Gosh, I love coffee. It’s not just an “I must have caffeine” addiction: I really enjoy drinking it. I love the warmth, the roasty aroma, the cultural routine around “meeting for coffee” and the intimacy that brings. At home, I make a latte every morning. We have this gorgeous old Jura espresso machine that cost us a bloody fortune somewhere around 10 or so years ago, and over the years I’ll easily say it’s made 10,000 cups of coffee, give or take a few hundred. 10,000! That’s a lot. And we drink what I would call an average amount of coffee.
Last week I blogged about CES going green, with several environmental initiatives including using some environmentally friendly carpeting, purchasing of carbon credits, etc. ecochick was impressed. However, the reality is fairly different than the hype. For example, in wandering around the halls, I did not lay eyes on one recycling bin. And with the dry, recycled Vegas air in the convention center, there was a whole lot of bottled water being consumed. Based on my own experience, ALL of these bottles are heading for the landfill.
Any other green initiatives were well hidden on the part of CES. One of the most effective things an organization can do for the environment is to set an example. CES took a few steps, but they really didn’t make a point of telling anyone at the show. This is crucial. When you tell someone the fantastic product you’re using is environmentally friendly, it encourages the consumer who experiences the product to start thinking of environmentally products in a different way, to look at them as viable options instead of “alternative”. CES wasted this opportunity. Why not create environmentally friendly signage in the Central Hall saying “this awesome carpet is recycled?” Why not have huge recycling bins everywhere? Why not have signage in all the food centers saying “the packaging used here is entirely biodegradeable?”
ecochick strives to be positive and bring you news on organizations that are creating positive change for the earth. Unfortunately, in this case, ecochick is bringing out the rarely used ecotwerp label. CES has not only not come through on its own claims of sustainability, it squandered an excellent opportunity to show itself as a trend leader and expose environmentally friendly products at the same time.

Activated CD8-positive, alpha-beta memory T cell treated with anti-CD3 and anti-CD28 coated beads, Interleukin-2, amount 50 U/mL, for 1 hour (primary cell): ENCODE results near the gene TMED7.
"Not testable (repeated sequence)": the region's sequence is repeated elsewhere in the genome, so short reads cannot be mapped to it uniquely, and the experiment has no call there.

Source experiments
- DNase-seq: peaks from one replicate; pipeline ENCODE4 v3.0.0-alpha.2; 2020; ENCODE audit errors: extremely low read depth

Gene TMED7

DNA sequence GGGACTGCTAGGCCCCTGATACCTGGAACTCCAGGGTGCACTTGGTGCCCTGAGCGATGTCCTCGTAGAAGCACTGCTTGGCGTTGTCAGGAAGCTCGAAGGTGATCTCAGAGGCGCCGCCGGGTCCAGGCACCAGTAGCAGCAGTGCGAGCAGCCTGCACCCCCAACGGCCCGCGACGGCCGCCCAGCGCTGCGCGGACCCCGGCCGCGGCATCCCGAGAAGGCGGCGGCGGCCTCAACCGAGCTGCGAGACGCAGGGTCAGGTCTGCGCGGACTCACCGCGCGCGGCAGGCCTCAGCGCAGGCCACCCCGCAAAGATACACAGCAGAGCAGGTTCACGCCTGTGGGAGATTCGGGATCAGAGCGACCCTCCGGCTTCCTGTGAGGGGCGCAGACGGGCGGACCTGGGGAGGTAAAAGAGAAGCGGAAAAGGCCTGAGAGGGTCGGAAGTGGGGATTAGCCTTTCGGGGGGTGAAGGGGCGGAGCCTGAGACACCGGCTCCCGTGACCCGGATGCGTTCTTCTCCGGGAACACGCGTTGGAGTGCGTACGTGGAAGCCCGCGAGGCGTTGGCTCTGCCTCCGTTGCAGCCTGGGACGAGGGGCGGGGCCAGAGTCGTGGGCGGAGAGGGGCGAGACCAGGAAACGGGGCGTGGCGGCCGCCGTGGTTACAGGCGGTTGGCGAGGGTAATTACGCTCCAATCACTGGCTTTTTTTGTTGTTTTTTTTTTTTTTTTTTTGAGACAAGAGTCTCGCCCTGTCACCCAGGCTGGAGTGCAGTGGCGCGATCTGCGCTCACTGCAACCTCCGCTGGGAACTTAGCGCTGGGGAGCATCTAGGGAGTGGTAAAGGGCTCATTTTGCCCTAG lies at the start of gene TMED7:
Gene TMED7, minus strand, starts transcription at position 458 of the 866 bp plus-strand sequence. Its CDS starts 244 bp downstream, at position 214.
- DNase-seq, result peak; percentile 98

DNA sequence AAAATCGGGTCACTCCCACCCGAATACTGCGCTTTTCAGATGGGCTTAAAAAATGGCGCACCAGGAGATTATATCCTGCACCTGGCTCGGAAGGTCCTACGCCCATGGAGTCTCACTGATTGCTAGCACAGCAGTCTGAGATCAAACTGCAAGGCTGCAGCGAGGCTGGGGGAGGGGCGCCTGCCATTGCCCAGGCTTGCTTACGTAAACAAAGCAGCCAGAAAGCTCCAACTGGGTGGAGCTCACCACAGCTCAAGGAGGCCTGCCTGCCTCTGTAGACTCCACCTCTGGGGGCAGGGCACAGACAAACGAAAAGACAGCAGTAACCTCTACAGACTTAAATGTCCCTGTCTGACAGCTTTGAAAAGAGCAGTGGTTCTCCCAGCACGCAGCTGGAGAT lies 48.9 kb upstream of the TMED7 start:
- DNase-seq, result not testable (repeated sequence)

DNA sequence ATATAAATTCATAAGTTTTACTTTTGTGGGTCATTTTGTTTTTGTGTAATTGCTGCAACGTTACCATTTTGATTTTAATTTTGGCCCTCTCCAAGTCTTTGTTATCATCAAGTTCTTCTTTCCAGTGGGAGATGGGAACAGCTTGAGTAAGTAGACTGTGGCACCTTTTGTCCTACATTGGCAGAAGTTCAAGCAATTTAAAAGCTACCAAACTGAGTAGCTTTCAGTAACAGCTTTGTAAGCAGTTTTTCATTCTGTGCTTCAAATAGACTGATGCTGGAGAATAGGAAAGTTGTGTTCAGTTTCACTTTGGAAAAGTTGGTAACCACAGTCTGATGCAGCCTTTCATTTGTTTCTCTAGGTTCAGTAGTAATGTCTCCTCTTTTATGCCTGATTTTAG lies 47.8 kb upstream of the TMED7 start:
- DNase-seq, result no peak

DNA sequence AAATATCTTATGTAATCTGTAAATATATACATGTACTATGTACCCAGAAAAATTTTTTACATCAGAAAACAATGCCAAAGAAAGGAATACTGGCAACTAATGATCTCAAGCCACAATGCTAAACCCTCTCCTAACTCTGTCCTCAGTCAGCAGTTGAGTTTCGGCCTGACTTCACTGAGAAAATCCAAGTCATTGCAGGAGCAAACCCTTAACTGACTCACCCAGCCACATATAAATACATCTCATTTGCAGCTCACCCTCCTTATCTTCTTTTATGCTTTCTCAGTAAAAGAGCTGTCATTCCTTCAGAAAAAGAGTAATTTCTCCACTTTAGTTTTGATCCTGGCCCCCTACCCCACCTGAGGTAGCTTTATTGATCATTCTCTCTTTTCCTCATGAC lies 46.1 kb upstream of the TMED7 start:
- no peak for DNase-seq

EcoChirps! Are things that EcoChick is giving a shout out to. Whether it’s an awesome product like EcoJot pads, a fantastic person, resource or initiative such as TreeHugger, or just someone who made EcoChick smile and do little loop-de-loops in the air, EcoChirps! are handed out readily at the EcoChick nest.
Unfortunately, there are also things that make EcoChick grumpy. EcoChick calls these EcoTwerps. They could be ingredients in products, like Sodium Laureth Sulfate or parabens. They could be environmental policies, like Stephen Harper’s refusal to abide by the Kyoto accord. They could be people who set superbad examples of living green, like North Americans and our addiction to bottled water. EcoChick will not go as far as to say she will poop on their head, but you know she’s thinking it.
“You need to use this shampoo”, the stylist said. “Your hair is a mess.”
Combining insults with sales pitches is a new strategy to me. But I rolled with it.
“It’s really great stuff, really moisturizing. And it’s organic! Just know that because it’s natural, it won’t lather like you’re used to with other shampoos.”
Oooh, thought I. I like the sound of that. I’m going to try this stuff out. Clutching my sample in my hand, I dash out the door.
Soon after, I eagerly tore the slippery package open in the shower and squeezed out the shampoo. It smelled fresh and light; very clean. I rubbed it in my hands then on to my hair. Unfortunately, the combination of my amount of hair (lots), the Bumble and Bumble sample size (tiny) and the lack of lather (none), I had a problem with coverage across my whole head. I did my best. It rinsed out easily. Then I applied the (again too little) conditioner. Then I towel dried and let it go on its own.
Results? My strawlike hair does seem softer and smoother. It’s nice stuff.
However, the organic and natural claims are pretty much just that: Claims.
Out of 37 ingredients listed, four are certified organic (Jojoba Seed Oil, Aloe leaf extract, Cucumber extract and Chamomile extract.) The rest are the same chemical concoctions we all know and love, including Sodium Laureth Sulfate (that nice cheap lathering agent that also unfortunately dries the living daylights out of whatever it washes) and yummy parabens (see the full product breakdown here.
Verdict: It’s a really nice product, and it’s really not eco-friendly whatsoever.
… that people have an environmental conscience.
… that people want to do the right thing.
… that people want to spend their money wisely.
… that consumers are discerning and want high quality products.
… that we should hold the products we use every day to a higher standard.
… that we need to ask every day whether products we use are healthy and sustainable for us and for our environment.
… that quality does not only encompass the consumer use of the product, it also extends to the manufacture and disposal of the product and all of its components.
… that organic, natural, healthy choices should not be branded as “alternative”.
… that smart consumers want both style and substance.
… that consumers, given the choice, will choose the product that is better for them and for their environment.
… that if we demand that manufacturers give us healthier, sustainable, high quality products, they will deliver.
… that we can have it all.